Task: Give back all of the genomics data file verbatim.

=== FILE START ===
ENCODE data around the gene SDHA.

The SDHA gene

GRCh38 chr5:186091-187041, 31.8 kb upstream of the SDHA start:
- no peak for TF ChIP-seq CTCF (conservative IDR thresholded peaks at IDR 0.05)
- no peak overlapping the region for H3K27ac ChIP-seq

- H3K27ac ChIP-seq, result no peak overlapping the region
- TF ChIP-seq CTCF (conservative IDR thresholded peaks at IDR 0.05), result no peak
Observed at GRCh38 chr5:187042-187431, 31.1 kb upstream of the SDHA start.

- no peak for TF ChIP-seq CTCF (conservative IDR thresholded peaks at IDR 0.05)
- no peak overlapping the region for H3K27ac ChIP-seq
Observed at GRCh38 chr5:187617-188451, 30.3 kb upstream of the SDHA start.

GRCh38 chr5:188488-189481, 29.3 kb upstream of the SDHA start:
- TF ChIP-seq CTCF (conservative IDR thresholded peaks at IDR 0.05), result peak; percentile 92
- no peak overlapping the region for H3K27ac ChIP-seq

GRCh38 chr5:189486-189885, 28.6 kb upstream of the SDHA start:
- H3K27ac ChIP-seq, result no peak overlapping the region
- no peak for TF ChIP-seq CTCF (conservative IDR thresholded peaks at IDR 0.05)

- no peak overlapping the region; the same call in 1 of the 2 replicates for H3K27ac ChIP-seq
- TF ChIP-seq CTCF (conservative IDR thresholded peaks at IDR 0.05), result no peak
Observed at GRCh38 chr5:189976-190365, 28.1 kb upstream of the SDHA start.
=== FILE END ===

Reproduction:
ENCODE data around the gene SDHA.

The SDHA gene

GRCh38 chr5:186091-187041, 31.8 kb upstream of the SDHA start:
- no peak for TF ChIP-seq CTCF (conservative IDR thresholded peaks at IDR 0.05)
- no peak overlapping the region for H3K27ac ChIP-seq

- H3K27ac ChIP-seq, result no peak overlapping the region
- TF ChIP-seq CTCF (conservative IDR thresholded peaks at IDR 0.05), result no peak
Observed at GRCh38 chr5:187042-187431, 31.1 kb upstream of the SDHA start.

- no peak for TF ChIP-seq CTCF (conservative IDR thresholded peaks at IDR 0.05)
- no peak overlapping the region for H3K27ac ChIP-seq
Observed at GRCh38 chr5:187617-188451, 30.3 kb upstream of the SDHA start.

GRCh38 chr5:188488-189481, 29.3 kb upstream of the SDHA start:
- TF ChIP-seq CTCF (conservative IDR thresholded peaks at IDR 0.05), result peak; percentile 92
- no peak overlapping the region for H3K27ac ChIP-seq

GRCh38 chr5:189486-189885, 28.6 kb upstream of the SDHA start:
- H3K27ac ChIP-seq, result no peak overlapping the region
- no peak for TF ChIP-seq CTCF (conservative IDR thresholded peaks at IDR 0.05)

- no peak overlapping the region; the same call in 1 of the 2 replicates for H3K27ac ChIP-seq
- TF ChIP-seq CTCF (conservative IDR thresholded peaks at IDR 0.05), result no peak
Observed at GRCh38 chr5:189976-190365, 28.1 kb upstream of the SDHA start.